Allyson explained that a large part of the process is making people feel safe to explore—to try new things. One example is when students try out a Table Topic after attending a Toastmaster mini session. “This is in week two: a couple of brave ones go first, and then the more hesitant students take a risk to join in. They feel safe enough to try new skills right then and there after being introduced to Toastmasters. I can’t stress enough how gifted Diana and Val are in terms of making people feel safe. That’s a huge piece of this program is making people feel safe to try new things.” And all this online!
But while Allyson admires the way Diane and Val work with students, she is equally a part of the team that makes BEST such a success. Val and Diane encouraged Allyson to consider which pieces she might want to teach, and since she has a passion for the power of an effective resume to land a job interview, she developed a four-part resume writing workshop to demystify and simplify the resume-writing process.
I asked Allyson what rewards she sees in the work she does, and she told me the reward “is when a student’s dream is realized by the connections that we help them make; the process of going through the program, going from feeling stuck to having confidence, and having the courage to go out and do something that they really want to do.” And over the past two years, Allyson has seen “many shining moments, even for that person who is just doing one small thing which may not seem like a big deal, but it is a big deal – it’s a shining moment for that person.”
When I asked about lessons learned, Allyson said “what surprised me with the online classroom is how you can have an engaged, supportive learning space in an online environment. It doesn’t have to be in-person, and it may even be better because it’s so focused. Our students are so keen on coming to class on time, and they miss the regularity of the class after the program ends.” In their synchronous classes, they used breakout rooms frequently. “Every seven to ten minutes we’re getting them to do something which increases engagement.” But frequent communication between Allyson and the two instructors was also key to improving engagement. “Every morning at 8:30. I meet with the instructor so we can review the plan for the class. For example, if there was going to be Breakout groups, I know that ahead of time and so I am well prepared to support them. Having that advance check-in ensures that what happens during the class is as seamless as possible for the students.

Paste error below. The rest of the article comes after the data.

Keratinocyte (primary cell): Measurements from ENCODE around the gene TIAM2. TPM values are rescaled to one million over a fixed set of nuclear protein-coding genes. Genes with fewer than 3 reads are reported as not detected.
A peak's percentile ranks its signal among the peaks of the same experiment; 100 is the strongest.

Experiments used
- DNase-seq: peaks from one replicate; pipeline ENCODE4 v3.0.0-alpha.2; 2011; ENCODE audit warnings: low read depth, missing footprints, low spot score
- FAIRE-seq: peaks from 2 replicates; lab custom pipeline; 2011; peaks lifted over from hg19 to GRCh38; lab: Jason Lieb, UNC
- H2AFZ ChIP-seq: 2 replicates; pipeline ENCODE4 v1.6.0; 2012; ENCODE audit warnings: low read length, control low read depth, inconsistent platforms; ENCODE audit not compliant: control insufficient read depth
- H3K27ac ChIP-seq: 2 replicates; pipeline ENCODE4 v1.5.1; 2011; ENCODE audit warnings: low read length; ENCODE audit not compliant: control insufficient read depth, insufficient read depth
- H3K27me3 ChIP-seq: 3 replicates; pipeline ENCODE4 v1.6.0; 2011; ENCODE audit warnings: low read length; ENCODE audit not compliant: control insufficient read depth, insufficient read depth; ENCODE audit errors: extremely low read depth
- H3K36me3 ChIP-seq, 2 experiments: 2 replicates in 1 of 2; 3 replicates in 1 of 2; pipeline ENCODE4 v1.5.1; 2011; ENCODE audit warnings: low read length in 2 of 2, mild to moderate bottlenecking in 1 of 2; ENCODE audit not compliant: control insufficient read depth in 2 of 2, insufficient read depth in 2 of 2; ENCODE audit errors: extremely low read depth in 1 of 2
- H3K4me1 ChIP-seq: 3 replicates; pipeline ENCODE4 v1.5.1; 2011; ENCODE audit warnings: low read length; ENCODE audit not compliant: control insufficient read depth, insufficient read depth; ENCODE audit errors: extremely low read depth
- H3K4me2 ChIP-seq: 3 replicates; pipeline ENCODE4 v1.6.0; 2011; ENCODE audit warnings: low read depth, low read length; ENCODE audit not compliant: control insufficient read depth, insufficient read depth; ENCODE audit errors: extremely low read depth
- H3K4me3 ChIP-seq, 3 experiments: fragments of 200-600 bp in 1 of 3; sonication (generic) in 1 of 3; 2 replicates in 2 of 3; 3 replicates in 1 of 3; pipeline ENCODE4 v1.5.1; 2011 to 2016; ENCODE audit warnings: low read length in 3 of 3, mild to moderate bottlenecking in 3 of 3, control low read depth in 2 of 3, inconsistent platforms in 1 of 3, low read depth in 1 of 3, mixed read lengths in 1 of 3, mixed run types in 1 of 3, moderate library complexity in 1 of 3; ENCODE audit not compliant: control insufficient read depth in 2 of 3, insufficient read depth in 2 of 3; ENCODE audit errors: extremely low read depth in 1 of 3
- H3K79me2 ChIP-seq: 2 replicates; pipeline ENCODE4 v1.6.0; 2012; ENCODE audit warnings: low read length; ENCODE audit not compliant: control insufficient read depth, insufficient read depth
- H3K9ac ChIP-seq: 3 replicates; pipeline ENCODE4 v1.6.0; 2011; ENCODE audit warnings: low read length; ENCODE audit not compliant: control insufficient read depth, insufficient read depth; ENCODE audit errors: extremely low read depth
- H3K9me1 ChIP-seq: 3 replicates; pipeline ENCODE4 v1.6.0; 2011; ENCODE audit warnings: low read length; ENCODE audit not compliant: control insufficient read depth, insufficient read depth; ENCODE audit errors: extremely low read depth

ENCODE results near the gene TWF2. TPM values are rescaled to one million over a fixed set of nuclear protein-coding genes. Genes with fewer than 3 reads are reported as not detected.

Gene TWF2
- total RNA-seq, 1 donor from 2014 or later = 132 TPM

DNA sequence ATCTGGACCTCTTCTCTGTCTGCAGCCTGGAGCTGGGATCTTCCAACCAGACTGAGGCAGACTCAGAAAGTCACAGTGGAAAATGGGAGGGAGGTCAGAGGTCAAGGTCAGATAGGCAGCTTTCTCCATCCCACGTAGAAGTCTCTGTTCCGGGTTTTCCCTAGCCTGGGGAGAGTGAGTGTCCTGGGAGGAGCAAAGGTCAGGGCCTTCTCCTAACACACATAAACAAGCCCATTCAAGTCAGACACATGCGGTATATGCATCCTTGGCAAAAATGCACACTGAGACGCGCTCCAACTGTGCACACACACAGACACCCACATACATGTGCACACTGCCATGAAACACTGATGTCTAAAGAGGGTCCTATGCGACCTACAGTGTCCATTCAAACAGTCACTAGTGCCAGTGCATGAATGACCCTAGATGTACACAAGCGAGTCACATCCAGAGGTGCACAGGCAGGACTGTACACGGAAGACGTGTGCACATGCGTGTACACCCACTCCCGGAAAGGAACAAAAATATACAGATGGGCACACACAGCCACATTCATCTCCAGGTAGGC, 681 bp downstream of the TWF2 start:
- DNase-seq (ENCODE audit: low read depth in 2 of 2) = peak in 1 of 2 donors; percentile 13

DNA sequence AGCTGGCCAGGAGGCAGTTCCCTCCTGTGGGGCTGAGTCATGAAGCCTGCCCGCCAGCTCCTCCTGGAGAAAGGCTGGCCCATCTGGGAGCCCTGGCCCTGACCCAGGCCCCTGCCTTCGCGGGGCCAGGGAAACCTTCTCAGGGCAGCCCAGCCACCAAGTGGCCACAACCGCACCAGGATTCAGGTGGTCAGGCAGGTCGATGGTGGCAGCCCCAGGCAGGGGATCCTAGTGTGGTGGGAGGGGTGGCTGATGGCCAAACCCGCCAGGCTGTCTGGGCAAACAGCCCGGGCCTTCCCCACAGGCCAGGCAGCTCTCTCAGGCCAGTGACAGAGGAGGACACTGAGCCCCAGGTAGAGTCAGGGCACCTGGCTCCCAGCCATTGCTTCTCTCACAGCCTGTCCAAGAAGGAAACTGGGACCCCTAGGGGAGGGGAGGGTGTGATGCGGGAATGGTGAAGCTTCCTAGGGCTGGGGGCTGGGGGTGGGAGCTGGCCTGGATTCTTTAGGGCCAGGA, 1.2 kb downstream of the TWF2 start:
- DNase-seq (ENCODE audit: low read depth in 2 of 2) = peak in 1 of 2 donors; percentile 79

My job as the Instructional Assistant is to listen for cues from the instructors and to keep an eye on the students’ participation.” You’re another set of eyes and ears for the instructor so they can concentrate on the content and the flow of the class; and you’re an advocate for the students to make sure they are heard.” The better you know your students, the more you can see their progress. “You can see them become more comfortable and less anxious as they open up, as they speak more.”
When reflecting on what she might say to herself of March 2020, Allyson said she might say “it will work out and it will become clearer. And students are going to be forgiving of mistakes. That first online class, those students were amazingly forgiving. They were so understanding because we were trying to figure it all out – I still think of them: even though there were bumps on the road, they still got a lot out of the program.”
Here’s to BEST (now EDCP) continuing to support and inspire students for years to come.